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Build Bone Density with Strength Training


Young woman jumping in air wearing workout clothes on the beach. Woman’s leg bones are highlighted. Strength training for bone density.

What Role Do Bones Play in the Body?

When you hear the term strength training the first thing that may come to mind are muscles. You find yourself visualizing a body builder gulping down a protein shake, that appears to go directly to his bicep muscle, which is bigger than your entire leg! What you do not think about is that under that ginormous muscle is a bone.

Our skeletal system consists of 206 bones. Bones provide our body its structure and ability to perform movement by working simultaneously with our muscles. Without bones, you would closely resemble that green slime monster you see in children’s cartoons.


In addition to providing structure and movement, bones protect the body's internal organs, produce blood cells and store minerals. Keeping our bones healthy from childhood through adulthood is important in preventing bone disease and maintaining health later in life. Most individuals reach their peak bone mass at the age of 30.


What is Bone Disease?

Our bones are constantly changing, as old bone is broken down, new bone is taking its place. Once we reach the age of 30, this process slows down, and old bone is broken down faster than new bone can take its place. When our bone density becomes weak and bones begin to become porous, it is referred to as osteoporosis.


Osteoporosis is a type of bone disease where the bone becomes brittle, increasing the risk of falling and fall-related injuries. According to the National Osteoporosis Foundation, 54 million Americans have osteoporosis, with women being most at risk in comparison to men. Osteoporosis increases risk of fractures and can impact the ability to perform tasks independently during later stages of life. It is important to build healthy bone density by incorporating healthy movement and proper nutrition.


How Can Strength Training Help?

Think back to our body builder. The body builder must have strong dense bones to support the movement of his large bicep muscle! The question is, how?


Muscles are connected to our bones by tendons. When the body moves, the muscle pulls on the bone. Strength training is defined as movement with added resistance, such as weights. This kind of movement with resistance puts stress on the bone, which stimulates stem cells to create osteoblasts, or cells that create new bone.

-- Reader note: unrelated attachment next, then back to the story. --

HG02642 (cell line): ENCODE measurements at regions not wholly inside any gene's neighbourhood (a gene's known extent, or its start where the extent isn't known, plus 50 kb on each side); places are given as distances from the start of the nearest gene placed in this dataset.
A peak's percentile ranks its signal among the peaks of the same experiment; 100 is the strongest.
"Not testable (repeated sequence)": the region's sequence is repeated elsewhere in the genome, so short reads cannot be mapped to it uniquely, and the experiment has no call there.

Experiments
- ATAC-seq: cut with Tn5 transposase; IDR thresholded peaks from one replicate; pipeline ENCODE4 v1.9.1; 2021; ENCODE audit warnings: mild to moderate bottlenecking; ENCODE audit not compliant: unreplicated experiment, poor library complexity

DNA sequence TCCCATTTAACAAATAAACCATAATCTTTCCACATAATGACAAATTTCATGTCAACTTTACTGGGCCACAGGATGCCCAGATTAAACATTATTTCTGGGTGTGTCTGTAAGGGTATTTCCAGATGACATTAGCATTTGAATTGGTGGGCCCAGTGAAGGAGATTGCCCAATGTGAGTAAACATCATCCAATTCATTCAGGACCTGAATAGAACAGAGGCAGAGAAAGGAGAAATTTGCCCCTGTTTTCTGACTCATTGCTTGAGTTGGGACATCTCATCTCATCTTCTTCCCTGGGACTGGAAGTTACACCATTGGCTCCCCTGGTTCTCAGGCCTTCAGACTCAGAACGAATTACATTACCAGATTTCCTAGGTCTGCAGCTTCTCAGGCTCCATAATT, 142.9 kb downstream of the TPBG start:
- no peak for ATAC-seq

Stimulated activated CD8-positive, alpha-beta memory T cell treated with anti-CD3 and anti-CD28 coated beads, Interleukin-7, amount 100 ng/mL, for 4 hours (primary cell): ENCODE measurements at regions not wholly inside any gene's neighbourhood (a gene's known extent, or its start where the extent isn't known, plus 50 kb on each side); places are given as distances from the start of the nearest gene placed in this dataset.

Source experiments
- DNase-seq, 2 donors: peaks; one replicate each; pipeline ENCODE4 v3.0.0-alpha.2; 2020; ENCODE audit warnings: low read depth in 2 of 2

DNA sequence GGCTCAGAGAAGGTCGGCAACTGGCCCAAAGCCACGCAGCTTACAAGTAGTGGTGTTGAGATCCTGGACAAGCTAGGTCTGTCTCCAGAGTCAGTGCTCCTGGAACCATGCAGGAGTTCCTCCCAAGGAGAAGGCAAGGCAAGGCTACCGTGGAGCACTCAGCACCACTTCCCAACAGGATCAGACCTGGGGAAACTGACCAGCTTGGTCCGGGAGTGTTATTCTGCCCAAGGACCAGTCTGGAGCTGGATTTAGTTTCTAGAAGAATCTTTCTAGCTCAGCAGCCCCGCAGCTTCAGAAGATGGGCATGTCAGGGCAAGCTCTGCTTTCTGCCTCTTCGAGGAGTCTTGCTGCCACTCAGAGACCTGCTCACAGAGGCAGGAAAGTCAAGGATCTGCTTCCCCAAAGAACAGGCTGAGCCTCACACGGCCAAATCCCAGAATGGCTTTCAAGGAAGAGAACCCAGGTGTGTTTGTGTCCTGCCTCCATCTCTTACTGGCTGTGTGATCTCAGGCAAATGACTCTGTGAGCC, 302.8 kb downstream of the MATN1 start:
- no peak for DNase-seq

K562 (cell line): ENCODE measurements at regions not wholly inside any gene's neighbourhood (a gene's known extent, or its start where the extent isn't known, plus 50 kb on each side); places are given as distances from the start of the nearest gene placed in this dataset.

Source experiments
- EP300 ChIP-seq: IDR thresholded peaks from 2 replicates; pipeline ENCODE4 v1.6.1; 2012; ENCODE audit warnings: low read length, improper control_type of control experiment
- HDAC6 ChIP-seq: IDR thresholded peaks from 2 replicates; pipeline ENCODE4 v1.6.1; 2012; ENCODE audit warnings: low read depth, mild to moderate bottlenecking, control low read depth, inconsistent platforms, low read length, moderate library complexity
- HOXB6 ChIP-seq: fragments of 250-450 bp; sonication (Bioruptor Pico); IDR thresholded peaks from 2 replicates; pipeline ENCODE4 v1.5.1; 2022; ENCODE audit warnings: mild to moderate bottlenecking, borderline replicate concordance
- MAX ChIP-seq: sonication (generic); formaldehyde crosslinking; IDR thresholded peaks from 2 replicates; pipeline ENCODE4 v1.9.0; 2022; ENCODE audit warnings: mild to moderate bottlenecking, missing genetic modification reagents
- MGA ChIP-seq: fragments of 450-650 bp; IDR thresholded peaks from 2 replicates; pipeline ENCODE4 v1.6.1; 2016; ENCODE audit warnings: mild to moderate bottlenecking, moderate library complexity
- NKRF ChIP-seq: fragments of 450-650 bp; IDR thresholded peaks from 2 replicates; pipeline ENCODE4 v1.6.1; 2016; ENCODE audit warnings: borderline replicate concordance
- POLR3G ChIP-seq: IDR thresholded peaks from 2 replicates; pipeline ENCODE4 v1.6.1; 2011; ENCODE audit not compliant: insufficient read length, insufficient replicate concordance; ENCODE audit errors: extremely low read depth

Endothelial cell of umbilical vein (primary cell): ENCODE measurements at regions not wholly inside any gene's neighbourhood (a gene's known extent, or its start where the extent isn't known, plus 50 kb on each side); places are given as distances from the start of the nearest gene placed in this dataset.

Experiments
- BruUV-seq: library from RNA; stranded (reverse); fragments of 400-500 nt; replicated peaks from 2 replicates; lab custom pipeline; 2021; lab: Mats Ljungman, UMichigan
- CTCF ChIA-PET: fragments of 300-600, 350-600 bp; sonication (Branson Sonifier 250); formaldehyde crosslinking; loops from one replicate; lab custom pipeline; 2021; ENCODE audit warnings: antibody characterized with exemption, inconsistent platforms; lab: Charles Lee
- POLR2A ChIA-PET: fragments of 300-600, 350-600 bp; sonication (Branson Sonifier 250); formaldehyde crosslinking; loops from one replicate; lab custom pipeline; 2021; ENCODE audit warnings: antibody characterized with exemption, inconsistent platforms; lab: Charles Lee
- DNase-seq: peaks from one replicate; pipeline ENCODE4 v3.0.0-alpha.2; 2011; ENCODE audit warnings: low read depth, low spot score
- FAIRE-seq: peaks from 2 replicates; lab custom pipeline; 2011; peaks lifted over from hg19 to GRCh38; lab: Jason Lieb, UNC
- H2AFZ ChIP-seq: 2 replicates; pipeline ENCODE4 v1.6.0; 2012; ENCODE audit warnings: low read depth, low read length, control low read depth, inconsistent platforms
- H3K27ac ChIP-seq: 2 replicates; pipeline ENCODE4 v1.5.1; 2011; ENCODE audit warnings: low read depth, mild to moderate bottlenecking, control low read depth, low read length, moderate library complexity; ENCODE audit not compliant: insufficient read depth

Incorporating strength training at any stage in life is important for both maintaining and building bone density. It is recommended to perform strength training exercises for 30 minutes, four to five times per week. Some examples of strength training exercise include:

What is Nutrition’s Role in Bone Health?

In addition to healthy movement and weight management, proper nutrition is essential for healthy bone density. Eating a balanced diet that provides a wide variety of nutrients can help prevent bone disease.


According to Sharon Palmer, RD from Today's Dietitian, obtaining adequate levels of calcium and vitamin D in the diet is essential for promoting bone health. Calcium is stored in the bones and is reabsorbed during remodeling of new bone tissue. The current Daily Recommended Intake (DRI) for calcium is 1,000 mg for individuals aged 19-50 years and 1,200 mg for women over the age of 50 and men over the age of 70. Dietary sources of calcium include dairy products, dark leafy greens, beans, and fortified grains.


Vitamin D has been shown to enhance calcium absorption, while also helping to maintain calcium and phosphorus levels in the body. Both are used for bone mineralization during bone remodeling. The current DRI for vitamin D is 600 IU for both men and women under 70 years. Dietary sources of vitamin D include fish, cheese, eggs, and fortified foods.


Bottom line: strength training combined with a well-balanced diet is important for maintaining bone health and preventing bone disease.


Learn more about bone health and other wellness programs offered by Wellness Workdays.


Written by: Lexi Nazzaro, Wellness Workdays Dietetic Intern


Sources:

1. Mayo Clinic

2. National Osteoporosis Foundation

3. Today's Dietitian


#bonehealth #bonedensity #strengthtraining #osteoporosisawareness

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